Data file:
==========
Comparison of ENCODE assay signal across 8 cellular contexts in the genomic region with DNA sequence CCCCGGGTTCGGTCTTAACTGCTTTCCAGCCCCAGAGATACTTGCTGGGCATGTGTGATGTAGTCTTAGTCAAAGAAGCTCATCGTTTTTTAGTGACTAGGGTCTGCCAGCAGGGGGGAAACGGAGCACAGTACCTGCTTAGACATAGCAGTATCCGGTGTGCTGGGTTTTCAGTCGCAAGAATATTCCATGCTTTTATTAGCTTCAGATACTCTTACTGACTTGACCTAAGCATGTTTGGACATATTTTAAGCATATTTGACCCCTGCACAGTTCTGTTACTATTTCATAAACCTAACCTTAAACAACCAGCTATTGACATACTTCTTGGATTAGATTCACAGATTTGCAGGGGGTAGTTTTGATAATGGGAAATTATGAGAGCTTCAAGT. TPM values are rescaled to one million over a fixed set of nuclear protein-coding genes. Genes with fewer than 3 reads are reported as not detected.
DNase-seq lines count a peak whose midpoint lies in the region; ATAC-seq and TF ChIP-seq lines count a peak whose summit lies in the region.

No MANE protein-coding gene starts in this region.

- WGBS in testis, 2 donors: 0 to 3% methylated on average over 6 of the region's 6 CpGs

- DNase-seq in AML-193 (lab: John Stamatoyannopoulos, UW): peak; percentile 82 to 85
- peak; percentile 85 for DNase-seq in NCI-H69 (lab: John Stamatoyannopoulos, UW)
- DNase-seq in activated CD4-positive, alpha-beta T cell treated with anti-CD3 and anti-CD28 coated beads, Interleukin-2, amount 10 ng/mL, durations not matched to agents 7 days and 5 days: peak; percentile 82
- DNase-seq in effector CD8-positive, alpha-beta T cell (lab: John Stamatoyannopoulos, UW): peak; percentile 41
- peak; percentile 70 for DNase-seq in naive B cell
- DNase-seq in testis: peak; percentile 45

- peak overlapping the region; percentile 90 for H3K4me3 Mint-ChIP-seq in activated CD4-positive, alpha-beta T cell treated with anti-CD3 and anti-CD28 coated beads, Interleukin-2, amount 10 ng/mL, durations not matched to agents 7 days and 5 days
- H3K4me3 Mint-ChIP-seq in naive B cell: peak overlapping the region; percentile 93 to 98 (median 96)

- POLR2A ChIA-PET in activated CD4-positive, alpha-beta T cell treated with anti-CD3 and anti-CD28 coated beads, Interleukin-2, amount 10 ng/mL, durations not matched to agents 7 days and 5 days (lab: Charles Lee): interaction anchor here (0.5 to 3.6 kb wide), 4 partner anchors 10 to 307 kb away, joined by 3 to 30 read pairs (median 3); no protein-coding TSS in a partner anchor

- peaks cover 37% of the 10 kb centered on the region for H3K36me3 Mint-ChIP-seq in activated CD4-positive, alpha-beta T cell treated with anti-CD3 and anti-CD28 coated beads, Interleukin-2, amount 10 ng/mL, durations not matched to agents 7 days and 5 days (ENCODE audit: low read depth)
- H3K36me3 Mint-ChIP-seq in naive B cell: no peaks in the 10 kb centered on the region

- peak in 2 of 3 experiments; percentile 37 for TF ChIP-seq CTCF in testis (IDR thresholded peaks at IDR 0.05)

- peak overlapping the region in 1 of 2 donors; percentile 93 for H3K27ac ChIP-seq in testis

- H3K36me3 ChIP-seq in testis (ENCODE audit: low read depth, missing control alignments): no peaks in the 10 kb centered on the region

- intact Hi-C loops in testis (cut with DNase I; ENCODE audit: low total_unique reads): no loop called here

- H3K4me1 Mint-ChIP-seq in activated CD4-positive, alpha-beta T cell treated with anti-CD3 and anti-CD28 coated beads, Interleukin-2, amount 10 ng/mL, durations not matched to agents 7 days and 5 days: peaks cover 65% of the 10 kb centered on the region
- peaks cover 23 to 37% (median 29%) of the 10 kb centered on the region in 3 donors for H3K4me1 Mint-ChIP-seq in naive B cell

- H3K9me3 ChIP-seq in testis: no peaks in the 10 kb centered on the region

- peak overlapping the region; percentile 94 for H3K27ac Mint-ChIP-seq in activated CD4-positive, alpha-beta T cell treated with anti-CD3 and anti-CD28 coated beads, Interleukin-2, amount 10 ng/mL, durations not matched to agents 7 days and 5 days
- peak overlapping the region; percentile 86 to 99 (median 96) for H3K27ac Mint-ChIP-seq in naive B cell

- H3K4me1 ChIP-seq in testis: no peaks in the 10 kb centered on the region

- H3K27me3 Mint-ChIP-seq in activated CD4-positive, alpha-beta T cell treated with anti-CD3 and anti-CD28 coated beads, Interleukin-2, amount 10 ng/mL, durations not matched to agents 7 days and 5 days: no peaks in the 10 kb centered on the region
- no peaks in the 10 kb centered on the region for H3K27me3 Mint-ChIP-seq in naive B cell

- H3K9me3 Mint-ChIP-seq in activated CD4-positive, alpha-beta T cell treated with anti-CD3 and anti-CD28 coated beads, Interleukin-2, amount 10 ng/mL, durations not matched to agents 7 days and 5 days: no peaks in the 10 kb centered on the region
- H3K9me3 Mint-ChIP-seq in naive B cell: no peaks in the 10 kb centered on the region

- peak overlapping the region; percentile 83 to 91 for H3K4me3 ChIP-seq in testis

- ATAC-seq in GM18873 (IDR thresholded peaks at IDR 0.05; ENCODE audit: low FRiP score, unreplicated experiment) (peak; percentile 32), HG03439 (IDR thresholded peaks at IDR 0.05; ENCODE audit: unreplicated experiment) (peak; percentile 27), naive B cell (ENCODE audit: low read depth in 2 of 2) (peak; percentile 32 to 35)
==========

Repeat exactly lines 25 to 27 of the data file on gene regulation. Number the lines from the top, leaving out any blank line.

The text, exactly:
- H3K4me1 ChIP-seq in testis: no peaks in the 10 kb centered on the region

- H3K27me3 Mint-ChIP-seq in activated CD4-positive, alpha-beta T cell treated with anti-CD3 and anti-CD28 coated beads, Interleukin-2, amount 10 ng/mL, durations not matched to agents 7 days and 5 days: no peaks in the 10 kb centered on the region
- no peaks in the 10 kb centered on the region for H3K27me3 Mint-ChIP-seq in naive B cell